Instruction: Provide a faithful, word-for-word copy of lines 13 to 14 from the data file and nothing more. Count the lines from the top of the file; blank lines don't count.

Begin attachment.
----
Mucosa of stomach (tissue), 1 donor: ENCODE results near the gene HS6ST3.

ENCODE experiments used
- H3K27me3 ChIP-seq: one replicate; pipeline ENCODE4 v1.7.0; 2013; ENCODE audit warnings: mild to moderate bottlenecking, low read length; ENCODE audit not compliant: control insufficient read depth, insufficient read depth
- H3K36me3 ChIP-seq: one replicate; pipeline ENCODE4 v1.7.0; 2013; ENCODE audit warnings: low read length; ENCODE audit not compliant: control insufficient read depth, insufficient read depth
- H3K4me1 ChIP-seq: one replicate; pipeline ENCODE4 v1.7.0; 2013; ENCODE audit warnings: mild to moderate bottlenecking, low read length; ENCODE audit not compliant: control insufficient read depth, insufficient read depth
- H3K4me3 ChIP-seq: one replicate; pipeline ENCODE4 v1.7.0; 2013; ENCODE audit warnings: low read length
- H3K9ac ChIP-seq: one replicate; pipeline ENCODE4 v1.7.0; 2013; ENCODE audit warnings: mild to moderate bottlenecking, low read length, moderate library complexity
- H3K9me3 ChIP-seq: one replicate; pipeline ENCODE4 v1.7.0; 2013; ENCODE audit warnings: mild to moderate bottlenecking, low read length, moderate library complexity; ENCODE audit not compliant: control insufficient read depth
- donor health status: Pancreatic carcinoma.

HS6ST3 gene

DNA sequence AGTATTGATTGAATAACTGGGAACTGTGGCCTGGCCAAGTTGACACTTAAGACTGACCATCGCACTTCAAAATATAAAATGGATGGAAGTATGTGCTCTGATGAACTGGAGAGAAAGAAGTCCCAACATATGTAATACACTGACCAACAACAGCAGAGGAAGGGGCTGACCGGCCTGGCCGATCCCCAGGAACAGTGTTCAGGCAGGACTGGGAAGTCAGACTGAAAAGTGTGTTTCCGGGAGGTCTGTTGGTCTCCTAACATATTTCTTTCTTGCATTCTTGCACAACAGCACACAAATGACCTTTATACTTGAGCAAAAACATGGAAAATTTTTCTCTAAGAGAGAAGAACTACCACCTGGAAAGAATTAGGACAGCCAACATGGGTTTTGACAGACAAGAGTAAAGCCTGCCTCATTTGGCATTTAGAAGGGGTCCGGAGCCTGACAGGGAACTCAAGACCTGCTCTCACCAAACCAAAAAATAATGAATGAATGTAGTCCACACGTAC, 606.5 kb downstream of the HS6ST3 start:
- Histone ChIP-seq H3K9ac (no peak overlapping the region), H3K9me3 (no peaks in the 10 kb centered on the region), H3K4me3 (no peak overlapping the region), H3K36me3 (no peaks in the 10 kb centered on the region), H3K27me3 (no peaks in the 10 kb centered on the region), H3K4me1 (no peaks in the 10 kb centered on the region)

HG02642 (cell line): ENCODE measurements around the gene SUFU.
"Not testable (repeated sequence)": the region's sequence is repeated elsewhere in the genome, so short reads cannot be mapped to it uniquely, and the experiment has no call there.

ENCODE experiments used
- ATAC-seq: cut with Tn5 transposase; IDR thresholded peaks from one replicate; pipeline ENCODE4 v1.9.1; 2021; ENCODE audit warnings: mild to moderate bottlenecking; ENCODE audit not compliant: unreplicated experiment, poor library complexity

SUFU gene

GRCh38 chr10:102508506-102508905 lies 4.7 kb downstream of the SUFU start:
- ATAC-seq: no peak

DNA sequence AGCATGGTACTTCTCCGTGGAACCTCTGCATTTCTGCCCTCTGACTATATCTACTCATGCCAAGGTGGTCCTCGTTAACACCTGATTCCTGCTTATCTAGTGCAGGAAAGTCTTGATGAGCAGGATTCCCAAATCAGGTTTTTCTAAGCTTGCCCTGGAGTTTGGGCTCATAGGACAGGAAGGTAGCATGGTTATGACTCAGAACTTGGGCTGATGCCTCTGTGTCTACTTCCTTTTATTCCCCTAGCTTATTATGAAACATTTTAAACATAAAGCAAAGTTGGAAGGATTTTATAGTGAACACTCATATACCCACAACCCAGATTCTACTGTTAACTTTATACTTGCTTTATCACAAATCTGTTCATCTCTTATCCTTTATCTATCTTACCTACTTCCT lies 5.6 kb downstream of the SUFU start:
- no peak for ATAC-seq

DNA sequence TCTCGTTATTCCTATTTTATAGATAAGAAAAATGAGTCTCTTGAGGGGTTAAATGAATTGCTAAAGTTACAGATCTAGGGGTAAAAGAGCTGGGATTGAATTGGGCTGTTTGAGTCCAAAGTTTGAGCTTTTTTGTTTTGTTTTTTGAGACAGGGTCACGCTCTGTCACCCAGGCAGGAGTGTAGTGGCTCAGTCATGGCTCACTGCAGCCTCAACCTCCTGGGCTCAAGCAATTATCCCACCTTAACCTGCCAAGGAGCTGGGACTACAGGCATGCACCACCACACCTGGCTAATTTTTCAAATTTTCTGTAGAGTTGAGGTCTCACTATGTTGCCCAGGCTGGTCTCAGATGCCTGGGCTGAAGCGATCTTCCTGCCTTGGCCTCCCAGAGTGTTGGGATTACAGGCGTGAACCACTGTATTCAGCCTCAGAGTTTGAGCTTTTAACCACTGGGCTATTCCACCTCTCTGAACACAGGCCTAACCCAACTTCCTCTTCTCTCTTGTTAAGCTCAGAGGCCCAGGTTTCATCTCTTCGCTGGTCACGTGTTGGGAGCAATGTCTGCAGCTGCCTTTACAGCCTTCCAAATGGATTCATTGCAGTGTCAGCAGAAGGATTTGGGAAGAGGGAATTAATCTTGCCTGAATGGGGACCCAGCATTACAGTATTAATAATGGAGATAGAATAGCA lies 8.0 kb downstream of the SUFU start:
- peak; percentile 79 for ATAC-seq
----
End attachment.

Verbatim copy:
HG02642 (cell line): ENCODE measurements around the gene SUFU.
"Not testable (repeated sequence)": the region's sequence is repeated elsewhere in the genome, so short reads cannot be mapped to it uniquely, and the experiment has no call there.